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In July 2014, a total of 952 survey responses were submitted to a review process which looked to identify ‘good’ and ‘promising’ practice from a broad range of physical activity providers in communities across the nation. The results of this project were included in the Public Health England report ‘Identifying what works for local physical inactivity interventions’, produced in collaboration with the ukactive Research Institute and the National Centre for Sport and Exercise Medicine.

Remarkably this was over 2 years ago, and much has happened since then.

ukactive has a new chair in Paralympian and Crossbench Peer Baroness Tanni Grey-Thompson and a new Executive Director in Steven Ward. We have a new Prime Minister, a new Royal baby, the Rio Olympic and Paralympic games have come and gone, Tim Peake has been to space and safely returned, Donald Trump is the President-elect of the United States, Andy Murray is World number 1, the list goes on…

But one thing remains: the physical inactivity crisis.

The report released in November 2014, highlighted two very important facts. Firstly, there is a rich and diverse range of projects, programmes, and initiatives being delivered across the country that are tackling the physical inactivity crisis. Secondly, there is a lack of evidence that supports the effectiveness of these projects, programmes, and initiatives.

Therefore, on 9 November at ukactive’s National Summit 2016, Baroness Tanni Grey-Thompson issued an open call to all organisations, groups and individuals undertaking work that is actively contributing to increasing levels of physical activity across the UK to submit details of a physical activity programme that they or their organisation is running to our review – Promising Practice 2.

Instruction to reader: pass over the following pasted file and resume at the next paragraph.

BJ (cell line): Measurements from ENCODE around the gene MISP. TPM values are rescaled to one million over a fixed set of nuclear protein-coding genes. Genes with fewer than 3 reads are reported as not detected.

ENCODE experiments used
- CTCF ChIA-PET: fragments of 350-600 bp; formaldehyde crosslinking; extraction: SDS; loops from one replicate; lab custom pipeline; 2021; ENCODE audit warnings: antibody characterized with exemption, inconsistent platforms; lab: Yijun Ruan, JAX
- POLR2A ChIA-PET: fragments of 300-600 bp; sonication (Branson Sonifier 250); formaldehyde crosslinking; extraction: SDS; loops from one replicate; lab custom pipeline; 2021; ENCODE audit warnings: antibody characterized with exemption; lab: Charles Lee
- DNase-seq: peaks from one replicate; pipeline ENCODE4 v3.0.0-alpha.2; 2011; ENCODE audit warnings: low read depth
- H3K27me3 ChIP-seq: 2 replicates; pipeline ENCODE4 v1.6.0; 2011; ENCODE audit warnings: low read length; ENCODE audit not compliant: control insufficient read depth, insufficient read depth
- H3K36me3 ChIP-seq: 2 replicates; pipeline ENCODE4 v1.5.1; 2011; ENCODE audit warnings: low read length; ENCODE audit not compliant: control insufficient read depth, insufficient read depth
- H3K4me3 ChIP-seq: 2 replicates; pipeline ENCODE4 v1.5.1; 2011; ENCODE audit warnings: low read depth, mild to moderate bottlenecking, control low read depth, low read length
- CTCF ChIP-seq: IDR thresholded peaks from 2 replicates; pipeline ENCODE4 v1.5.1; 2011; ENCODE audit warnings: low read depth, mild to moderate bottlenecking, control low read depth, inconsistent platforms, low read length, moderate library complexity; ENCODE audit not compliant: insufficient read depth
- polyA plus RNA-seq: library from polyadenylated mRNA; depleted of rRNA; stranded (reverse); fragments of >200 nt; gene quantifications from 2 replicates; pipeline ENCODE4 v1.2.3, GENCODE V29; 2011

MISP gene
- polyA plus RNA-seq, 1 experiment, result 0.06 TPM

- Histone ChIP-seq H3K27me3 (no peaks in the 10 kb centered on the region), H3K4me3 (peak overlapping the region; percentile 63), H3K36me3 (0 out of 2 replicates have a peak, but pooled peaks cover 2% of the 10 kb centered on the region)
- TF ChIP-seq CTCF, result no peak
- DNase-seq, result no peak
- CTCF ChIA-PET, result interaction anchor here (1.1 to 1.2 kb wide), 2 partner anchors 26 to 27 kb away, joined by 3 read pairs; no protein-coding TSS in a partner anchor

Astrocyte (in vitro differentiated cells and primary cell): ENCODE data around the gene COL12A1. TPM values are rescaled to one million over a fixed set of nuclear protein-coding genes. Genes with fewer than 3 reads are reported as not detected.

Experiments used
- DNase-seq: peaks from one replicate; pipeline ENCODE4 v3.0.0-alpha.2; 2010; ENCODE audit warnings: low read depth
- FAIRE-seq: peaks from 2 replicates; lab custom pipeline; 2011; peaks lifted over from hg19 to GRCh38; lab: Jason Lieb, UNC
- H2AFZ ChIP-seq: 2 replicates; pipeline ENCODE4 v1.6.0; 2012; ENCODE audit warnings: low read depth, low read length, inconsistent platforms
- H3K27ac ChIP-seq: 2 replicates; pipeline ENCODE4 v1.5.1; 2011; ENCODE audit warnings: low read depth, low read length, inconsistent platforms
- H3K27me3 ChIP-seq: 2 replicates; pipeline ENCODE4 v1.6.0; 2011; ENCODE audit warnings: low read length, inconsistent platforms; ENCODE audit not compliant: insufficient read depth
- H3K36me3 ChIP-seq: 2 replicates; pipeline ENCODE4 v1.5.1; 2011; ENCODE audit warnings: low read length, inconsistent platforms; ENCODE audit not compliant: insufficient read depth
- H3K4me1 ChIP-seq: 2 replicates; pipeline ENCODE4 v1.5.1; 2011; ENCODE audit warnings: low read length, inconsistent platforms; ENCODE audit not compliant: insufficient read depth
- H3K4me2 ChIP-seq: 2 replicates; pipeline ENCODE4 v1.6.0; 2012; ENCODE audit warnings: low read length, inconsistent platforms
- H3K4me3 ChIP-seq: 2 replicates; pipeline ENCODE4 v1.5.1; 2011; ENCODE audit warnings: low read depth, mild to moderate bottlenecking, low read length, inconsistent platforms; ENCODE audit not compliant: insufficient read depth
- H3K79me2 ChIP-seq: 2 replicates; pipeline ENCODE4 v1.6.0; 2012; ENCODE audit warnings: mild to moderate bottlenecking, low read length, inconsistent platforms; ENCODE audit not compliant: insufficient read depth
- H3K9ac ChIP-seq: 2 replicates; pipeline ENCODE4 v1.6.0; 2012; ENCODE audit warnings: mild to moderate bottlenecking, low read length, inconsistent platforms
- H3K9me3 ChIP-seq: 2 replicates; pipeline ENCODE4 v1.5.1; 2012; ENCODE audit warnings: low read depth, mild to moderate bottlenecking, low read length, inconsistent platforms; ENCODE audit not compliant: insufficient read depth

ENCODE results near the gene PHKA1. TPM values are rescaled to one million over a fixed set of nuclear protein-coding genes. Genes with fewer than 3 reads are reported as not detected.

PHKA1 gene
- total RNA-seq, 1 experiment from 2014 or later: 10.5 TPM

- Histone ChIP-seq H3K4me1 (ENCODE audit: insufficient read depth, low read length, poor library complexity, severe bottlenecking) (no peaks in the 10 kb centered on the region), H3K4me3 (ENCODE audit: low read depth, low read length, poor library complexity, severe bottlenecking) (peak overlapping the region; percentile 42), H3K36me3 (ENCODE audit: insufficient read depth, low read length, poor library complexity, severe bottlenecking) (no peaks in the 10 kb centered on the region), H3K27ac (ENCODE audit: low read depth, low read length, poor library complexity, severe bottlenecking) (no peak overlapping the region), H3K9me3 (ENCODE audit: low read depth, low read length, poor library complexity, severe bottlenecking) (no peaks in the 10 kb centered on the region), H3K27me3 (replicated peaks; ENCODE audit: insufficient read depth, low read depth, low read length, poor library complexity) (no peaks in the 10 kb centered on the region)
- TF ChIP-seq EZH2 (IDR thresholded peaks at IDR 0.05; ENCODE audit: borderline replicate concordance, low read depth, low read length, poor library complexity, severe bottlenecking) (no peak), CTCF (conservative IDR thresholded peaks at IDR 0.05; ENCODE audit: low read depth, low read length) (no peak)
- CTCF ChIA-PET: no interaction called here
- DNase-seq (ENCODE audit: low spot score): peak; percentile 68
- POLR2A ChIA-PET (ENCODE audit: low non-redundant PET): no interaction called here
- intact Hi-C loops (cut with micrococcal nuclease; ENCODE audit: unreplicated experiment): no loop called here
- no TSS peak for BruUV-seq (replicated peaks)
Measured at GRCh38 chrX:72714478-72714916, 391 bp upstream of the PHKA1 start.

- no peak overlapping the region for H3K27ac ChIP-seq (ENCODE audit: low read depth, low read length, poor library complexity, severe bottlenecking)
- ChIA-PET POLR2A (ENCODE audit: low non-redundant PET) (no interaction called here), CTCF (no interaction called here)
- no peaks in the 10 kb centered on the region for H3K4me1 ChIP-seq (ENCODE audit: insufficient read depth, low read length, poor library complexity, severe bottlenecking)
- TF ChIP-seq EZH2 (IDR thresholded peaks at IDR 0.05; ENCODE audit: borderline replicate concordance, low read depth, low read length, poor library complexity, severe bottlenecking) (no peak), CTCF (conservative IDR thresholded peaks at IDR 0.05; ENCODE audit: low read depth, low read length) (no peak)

Through leading delivery of the Promising Practice 2 project, the ukactive Research Institute, alongside Public Health England and the National Centre for Sport and Exercise Medicine, will look to identify programmes and initiatives that demonstrate impact and a return on investment for local communities, in the same way as other public health services like smoking cessation programmes.

This will allow us to provide practical guidance on how the physical activity sector can collect data to build an evidence-base around what works, share good practice, and how we can work together to improve the standard of physical activity.

The first time around, the 2014 project took a rigorous look at the evaluation of programmes. This time, however, we will be focusing on identifying, and championing those delivering fantastic opportunities for people to become more active and transforming lives across the UK.

Through completing the survey, entrants get the chance to demonstrate the impact of their programme to key stakeholders including Sport England and Public Health England, showcasing the excellent work that is being undertaken at both local and national level. Those delivering programmes and initiatives recognised as ‘good’ or ‘promising’ will also have the opportunity to exhibit at ukactive’s National Summit 2017 and Regional Roadshows and to use their submission as entry to the ukactive Flame Awards 2017.

We here at ukactive can’t wait to learn about the innovative programmes out there, as well as the progress that has been made over the last two years in getting more people, more active, more often!